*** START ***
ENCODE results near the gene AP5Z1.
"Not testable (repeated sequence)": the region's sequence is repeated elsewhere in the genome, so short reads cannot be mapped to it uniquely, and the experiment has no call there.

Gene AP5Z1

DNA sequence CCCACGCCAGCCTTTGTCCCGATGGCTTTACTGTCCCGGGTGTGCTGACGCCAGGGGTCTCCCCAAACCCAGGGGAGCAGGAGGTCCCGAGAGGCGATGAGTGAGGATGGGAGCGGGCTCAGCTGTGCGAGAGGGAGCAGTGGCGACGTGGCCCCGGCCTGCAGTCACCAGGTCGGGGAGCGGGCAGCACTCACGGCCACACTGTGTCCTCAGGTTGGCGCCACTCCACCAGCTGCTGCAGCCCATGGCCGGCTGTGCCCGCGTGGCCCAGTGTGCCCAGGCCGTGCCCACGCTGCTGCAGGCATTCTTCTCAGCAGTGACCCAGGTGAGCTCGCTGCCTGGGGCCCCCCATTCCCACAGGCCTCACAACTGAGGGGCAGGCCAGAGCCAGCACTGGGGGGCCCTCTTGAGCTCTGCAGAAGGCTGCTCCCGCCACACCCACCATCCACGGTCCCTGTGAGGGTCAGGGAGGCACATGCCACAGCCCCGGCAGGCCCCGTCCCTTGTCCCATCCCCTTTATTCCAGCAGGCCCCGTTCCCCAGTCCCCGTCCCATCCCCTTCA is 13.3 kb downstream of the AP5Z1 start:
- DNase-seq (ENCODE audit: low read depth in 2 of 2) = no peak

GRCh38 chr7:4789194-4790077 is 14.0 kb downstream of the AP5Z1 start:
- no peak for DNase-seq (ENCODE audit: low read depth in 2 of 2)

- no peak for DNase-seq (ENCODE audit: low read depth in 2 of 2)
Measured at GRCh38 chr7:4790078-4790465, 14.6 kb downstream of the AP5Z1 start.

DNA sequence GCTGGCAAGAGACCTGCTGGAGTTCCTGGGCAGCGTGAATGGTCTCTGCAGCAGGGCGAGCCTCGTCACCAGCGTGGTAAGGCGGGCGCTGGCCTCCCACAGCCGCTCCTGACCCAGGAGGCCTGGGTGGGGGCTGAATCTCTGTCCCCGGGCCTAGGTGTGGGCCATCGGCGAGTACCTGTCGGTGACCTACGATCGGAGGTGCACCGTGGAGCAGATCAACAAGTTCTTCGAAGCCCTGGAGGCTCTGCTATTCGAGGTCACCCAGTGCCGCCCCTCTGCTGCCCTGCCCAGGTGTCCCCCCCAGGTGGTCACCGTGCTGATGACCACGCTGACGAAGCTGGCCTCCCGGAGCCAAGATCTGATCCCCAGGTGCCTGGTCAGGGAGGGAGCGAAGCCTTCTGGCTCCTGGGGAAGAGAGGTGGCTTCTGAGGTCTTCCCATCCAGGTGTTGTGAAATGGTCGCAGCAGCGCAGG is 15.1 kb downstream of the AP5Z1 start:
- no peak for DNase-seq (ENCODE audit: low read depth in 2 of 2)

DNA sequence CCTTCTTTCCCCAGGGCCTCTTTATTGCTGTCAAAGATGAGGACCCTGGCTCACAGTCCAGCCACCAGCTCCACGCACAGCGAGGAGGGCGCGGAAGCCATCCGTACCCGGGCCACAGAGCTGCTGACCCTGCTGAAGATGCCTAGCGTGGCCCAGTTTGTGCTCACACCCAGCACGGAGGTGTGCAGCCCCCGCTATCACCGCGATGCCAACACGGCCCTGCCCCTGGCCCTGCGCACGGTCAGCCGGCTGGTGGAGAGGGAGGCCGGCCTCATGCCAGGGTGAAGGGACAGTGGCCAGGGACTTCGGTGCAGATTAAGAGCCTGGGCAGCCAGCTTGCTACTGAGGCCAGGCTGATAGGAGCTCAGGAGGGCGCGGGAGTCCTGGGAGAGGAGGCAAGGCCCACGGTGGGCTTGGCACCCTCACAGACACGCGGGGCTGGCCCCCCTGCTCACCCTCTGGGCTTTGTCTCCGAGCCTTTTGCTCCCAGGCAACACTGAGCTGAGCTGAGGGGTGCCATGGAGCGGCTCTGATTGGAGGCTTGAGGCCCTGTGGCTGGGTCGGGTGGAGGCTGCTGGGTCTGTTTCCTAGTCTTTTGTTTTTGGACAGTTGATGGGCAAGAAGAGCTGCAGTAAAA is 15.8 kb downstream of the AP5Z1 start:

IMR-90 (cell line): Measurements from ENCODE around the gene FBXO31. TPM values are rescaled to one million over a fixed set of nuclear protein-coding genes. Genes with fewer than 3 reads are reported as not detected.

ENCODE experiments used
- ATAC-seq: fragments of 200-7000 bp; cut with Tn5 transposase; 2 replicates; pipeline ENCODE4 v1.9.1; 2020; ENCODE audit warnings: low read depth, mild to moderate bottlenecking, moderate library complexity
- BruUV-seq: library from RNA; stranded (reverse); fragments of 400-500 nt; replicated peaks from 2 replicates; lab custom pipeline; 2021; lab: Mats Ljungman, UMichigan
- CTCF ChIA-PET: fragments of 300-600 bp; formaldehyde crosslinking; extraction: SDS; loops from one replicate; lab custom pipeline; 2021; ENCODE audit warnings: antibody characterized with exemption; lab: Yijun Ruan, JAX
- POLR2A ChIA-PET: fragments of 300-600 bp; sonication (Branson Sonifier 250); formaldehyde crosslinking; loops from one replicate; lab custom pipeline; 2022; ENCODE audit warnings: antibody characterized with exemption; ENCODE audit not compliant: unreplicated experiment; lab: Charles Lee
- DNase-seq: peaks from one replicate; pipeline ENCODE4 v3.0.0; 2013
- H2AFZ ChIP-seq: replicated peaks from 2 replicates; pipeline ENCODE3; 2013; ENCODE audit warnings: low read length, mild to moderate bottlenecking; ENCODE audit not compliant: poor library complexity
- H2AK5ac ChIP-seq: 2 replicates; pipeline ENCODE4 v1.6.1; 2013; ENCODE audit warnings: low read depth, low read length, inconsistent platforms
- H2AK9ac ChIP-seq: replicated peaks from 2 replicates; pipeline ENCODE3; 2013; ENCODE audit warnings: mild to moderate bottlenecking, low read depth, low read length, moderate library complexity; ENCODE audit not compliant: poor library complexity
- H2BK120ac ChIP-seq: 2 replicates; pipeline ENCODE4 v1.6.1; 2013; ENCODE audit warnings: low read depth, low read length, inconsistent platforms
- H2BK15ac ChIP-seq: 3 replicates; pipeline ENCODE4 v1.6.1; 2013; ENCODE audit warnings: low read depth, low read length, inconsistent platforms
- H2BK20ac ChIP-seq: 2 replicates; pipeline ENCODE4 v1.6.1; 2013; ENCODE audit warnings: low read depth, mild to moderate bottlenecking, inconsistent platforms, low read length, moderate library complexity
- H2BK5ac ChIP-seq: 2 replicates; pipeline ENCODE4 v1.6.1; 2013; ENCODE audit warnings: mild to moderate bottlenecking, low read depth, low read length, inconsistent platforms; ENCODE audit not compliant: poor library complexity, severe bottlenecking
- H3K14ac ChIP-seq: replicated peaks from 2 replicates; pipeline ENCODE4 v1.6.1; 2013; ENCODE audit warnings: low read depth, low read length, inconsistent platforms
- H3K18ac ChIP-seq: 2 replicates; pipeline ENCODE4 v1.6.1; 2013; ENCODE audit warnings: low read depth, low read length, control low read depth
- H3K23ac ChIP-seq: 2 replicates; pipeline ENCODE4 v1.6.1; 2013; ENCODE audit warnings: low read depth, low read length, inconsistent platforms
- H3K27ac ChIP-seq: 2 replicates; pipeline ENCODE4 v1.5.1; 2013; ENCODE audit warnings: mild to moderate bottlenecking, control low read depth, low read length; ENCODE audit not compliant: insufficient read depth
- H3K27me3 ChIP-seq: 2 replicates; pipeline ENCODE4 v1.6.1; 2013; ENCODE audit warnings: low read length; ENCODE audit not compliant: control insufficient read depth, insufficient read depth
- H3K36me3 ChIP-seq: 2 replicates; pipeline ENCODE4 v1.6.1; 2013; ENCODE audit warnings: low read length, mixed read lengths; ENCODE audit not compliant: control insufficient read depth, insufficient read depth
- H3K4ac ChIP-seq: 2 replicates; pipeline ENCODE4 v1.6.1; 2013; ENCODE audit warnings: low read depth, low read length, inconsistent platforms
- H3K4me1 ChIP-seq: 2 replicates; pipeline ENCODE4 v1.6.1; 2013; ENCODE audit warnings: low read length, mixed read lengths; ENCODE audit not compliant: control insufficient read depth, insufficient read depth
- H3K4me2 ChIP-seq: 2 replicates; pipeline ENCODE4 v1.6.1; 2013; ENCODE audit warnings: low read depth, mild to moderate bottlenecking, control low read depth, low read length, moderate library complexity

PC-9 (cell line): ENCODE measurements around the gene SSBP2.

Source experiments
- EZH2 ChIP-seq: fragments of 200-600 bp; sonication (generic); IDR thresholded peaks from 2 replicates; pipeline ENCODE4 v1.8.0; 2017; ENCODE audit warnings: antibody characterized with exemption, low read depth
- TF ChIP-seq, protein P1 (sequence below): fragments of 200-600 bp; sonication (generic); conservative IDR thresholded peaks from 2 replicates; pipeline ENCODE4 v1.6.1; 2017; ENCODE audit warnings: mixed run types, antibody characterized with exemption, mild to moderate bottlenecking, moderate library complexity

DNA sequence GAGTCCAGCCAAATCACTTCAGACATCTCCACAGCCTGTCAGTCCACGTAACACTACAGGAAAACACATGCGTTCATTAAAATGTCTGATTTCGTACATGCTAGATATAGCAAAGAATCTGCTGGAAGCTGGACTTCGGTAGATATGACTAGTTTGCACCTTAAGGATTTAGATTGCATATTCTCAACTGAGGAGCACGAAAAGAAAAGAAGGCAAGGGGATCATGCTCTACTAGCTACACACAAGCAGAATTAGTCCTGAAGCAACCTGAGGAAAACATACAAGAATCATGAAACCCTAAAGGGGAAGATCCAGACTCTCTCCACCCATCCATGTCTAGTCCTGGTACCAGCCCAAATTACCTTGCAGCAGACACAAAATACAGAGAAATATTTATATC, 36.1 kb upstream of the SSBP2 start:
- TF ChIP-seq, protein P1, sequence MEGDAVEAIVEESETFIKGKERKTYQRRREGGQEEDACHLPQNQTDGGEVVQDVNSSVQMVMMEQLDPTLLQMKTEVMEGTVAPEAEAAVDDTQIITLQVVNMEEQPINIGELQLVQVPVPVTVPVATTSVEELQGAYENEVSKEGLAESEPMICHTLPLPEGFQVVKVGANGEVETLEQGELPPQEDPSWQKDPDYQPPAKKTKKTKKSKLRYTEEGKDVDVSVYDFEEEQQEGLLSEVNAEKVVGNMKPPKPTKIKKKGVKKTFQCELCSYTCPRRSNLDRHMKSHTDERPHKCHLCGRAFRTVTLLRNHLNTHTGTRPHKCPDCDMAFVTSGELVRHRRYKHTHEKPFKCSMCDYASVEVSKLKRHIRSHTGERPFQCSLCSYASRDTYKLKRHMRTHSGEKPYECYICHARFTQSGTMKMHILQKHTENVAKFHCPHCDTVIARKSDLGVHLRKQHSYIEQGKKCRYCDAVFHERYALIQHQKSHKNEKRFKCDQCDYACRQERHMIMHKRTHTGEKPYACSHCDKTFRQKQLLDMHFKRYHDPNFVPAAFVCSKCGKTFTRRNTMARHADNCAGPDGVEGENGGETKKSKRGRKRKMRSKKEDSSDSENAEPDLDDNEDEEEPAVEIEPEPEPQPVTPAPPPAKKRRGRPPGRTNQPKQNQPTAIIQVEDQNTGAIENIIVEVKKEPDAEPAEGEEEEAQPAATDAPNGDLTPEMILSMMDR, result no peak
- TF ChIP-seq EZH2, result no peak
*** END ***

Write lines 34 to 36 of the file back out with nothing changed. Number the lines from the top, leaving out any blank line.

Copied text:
- H3K4me1 ChIP-seq: 2 replicates; pipeline ENCODE4 v1.6.1; 2013; ENCODE audit warnings: low read length, mixed read lengths; ENCODE audit not compliant: control insufficient read depth, insufficient read depth
- H3K4me2 ChIP-seq: 2 replicates; pipeline ENCODE4 v1.6.1; 2013; ENCODE audit warnings: low read depth, mild to moderate bottlenecking, control low read depth, low read length, moderate library complexity

PC-9 (cell line): ENCODE measurements around the gene SSBP2.